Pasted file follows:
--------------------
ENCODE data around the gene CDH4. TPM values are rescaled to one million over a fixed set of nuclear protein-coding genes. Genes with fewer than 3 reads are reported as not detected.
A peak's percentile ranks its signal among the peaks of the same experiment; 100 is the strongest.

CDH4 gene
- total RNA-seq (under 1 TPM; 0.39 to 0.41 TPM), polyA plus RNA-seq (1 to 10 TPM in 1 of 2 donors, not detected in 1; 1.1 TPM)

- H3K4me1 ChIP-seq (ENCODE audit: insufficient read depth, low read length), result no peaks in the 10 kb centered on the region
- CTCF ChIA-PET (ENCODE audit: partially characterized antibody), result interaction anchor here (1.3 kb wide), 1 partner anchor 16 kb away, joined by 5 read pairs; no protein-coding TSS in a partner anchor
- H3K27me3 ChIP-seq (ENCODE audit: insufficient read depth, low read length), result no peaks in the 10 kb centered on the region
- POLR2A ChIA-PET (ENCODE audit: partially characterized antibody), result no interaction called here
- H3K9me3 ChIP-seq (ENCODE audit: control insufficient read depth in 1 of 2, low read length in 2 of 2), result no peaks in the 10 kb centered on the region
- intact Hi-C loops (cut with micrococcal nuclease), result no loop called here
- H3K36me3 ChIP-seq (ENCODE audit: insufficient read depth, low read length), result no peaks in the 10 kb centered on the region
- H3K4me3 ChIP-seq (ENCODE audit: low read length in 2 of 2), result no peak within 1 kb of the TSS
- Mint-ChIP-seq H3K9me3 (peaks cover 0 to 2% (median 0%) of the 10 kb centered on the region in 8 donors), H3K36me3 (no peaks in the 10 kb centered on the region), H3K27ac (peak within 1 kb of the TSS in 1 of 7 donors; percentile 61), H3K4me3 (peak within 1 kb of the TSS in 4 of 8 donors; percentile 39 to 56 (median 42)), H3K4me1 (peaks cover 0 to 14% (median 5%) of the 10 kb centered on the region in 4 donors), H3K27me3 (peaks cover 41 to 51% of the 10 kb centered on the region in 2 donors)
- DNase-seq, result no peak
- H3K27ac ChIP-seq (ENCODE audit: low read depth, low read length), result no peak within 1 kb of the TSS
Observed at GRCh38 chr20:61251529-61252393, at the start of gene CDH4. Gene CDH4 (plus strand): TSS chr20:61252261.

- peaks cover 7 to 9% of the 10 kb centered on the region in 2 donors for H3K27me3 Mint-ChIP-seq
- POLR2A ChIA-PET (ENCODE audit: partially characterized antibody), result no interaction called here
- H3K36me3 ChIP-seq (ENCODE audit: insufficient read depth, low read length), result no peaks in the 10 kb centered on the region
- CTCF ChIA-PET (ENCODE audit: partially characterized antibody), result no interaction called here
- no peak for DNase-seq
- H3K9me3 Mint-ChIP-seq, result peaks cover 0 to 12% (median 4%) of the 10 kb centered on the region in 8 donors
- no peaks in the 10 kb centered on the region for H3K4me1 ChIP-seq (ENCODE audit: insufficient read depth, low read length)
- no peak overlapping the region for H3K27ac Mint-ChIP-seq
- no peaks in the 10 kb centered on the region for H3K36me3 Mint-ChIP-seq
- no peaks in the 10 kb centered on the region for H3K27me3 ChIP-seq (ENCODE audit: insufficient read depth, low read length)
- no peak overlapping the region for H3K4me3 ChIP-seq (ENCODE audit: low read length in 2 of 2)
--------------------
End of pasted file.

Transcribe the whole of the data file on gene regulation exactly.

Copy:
ENCODE data around the gene CDH4. TPM values are rescaled to one million over a fixed set of nuclear protein-coding genes. Genes with fewer than 3 reads are reported as not detected.
A peak's percentile ranks its signal among the peaks of the same experiment; 100 is the strongest.

CDH4 gene
- total RNA-seq (under 1 TPM; 0.39 to 0.41 TPM), polyA plus RNA-seq (1 to 10 TPM in 1 of 2 donors, not detected in 1; 1.1 TPM)

- H3K4me1 ChIP-seq (ENCODE audit: insufficient read depth, low read length), result no peaks in the 10 kb centered on the region
- CTCF ChIA-PET (ENCODE audit: partially characterized antibody), result interaction anchor here (1.3 kb wide), 1 partner anchor 16 kb away, joined by 5 read pairs; no protein-coding TSS in a partner anchor
- H3K27me3 ChIP-seq (ENCODE audit: insufficient read depth, low read length), result no peaks in the 10 kb centered on the region
- POLR2A ChIA-PET (ENCODE audit: partially characterized antibody), result no interaction called here
- H3K9me3 ChIP-seq (ENCODE audit: control insufficient read depth in 1 of 2, low read length in 2 of 2), result no peaks in the 10 kb centered on the region
- intact Hi-C loops (cut with micrococcal nuclease), result no loop called here
- H3K36me3 ChIP-seq (ENCODE audit: insufficient read depth, low read length), result no peaks in the 10 kb centered on the region
- H3K4me3 ChIP-seq (ENCODE audit: low read length in 2 of 2), result no peak within 1 kb of the TSS
- Mint-ChIP-seq H3K9me3 (peaks cover 0 to 2% (median 0%) of the 10 kb centered on the region in 8 donors), H3K36me3 (no peaks in the 10 kb centered on the region), H3K27ac (peak within 1 kb of the TSS in 1 of 7 donors; percentile 61), H3K4me3 (peak within 1 kb of the TSS in 4 of 8 donors; percentile 39 to 56 (median 42)), H3K4me1 (peaks cover 0 to 14% (median 5%) of the 10 kb centered on the region in 4 donors), H3K27me3 (peaks cover 41 to 51% of the 10 kb centered on the region in 2 donors)
- DNase-seq, result no peak
- H3K27ac ChIP-seq (ENCODE audit: low read depth, low read length), result no peak within 1 kb of the TSS
Observed at GRCh38 chr20:61251529-61252393, at the start of gene CDH4. Gene CDH4 (plus strand): TSS chr20:61252261.

- peaks cover 7 to 9% of the 10 kb centered on the region in 2 donors for H3K27me3 Mint-ChIP-seq
- POLR2A ChIA-PET (ENCODE audit: partially characterized antibody), result no interaction called here
- H3K36me3 ChIP-seq (ENCODE audit: insufficient read depth, low read length), result no peaks in the 10 kb centered on the region
- CTCF ChIA-PET (ENCODE audit: partially characterized antibody), result no interaction called here
- no peak for DNase-seq
- H3K9me3 Mint-ChIP-seq, result peaks cover 0 to 12% (median 4%) of the 10 kb centered on the region in 8 donors
- no peaks in the 10 kb centered on the region for H3K4me1 ChIP-seq (ENCODE audit: insufficient read depth, low read length)
- no peak overlapping the region for H3K27ac Mint-ChIP-seq
- no peaks in the 10 kb centered on the region for H3K36me3 Mint-ChIP-seq
- no peaks in the 10 kb centered on the region for H3K27me3 ChIP-seq (ENCODE audit: insufficient read depth, low read length)
- no peak overlapping the region for H3K4me3 ChIP-seq (ENCODE audit: low read length in 2 of 2)